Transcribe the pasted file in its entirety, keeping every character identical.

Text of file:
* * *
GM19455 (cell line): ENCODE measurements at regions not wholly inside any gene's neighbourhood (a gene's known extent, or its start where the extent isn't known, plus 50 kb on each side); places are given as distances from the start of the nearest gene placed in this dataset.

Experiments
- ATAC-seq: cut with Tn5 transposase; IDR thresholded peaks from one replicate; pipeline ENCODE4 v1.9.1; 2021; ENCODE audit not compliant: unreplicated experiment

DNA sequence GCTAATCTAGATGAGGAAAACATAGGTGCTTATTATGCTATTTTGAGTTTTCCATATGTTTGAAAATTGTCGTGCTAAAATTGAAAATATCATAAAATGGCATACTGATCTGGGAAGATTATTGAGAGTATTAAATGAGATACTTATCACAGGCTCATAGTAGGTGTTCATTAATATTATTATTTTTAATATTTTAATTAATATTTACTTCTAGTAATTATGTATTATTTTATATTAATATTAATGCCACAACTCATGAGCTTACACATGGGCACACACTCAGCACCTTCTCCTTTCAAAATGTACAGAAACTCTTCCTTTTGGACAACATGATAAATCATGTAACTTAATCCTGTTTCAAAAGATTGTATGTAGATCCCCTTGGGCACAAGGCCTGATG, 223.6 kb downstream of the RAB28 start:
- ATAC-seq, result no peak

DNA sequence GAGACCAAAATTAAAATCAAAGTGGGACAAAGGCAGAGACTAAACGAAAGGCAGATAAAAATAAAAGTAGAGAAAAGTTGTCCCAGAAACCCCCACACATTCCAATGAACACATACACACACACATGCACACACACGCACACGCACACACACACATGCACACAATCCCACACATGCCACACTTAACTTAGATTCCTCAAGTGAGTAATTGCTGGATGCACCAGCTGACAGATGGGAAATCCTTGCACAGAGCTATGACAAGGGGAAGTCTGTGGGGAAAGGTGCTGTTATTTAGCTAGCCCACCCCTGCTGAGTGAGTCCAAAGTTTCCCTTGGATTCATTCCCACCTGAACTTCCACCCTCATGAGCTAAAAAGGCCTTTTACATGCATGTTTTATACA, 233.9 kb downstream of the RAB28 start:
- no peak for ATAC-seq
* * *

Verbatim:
GM19455 (cell line): ENCODE measurements at regions not wholly inside any gene's neighbourhood (a gene's known extent, or its start where the extent isn't known, plus 50 kb on each side); places are given as distances from the start of the nearest gene placed in this dataset.

Experiments
- ATAC-seq: cut with Tn5 transposase; IDR thresholded peaks from one replicate; pipeline ENCODE4 v1.9.1; 2021; ENCODE audit not compliant: unreplicated experiment

DNA sequence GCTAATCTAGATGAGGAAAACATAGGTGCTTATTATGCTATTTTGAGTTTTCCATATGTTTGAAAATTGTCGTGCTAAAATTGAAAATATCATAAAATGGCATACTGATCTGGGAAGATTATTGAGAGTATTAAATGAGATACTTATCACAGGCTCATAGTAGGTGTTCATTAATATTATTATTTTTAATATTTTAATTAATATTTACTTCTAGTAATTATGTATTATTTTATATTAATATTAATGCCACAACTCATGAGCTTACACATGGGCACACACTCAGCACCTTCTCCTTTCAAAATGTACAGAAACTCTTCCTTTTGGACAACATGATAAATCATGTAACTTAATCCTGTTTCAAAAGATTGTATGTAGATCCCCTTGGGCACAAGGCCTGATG, 223.6 kb downstream of the RAB28 start:
- ATAC-seq, result no peak

DNA sequence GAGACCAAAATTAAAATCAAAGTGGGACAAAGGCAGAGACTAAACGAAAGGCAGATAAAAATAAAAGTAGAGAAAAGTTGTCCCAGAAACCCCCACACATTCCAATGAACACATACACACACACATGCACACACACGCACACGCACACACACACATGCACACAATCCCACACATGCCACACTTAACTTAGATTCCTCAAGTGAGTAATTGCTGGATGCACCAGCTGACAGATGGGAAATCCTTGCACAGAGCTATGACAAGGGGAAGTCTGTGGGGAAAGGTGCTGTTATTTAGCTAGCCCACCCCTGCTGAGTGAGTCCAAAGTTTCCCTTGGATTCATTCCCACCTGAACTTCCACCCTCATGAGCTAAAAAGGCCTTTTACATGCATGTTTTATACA, 233.9 kb downstream of the RAB28 start:
- no peak for ATAC-seq